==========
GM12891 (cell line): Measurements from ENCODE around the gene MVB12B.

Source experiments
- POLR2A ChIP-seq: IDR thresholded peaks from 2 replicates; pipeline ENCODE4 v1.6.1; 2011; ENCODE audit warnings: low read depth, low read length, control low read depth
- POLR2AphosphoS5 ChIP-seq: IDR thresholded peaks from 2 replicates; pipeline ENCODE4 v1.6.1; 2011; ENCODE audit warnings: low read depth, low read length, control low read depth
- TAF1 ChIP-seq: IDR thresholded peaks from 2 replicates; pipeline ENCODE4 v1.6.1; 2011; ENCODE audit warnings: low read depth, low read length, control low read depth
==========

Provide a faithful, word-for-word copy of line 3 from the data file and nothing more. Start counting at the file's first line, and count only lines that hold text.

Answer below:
- POLR2A ChIP-seq: IDR thresholded peaks from 2 replicates; pipeline ENCODE4 v1.6.1; 2011; ENCODE audit warnings: low read depth, low read length, control low read depth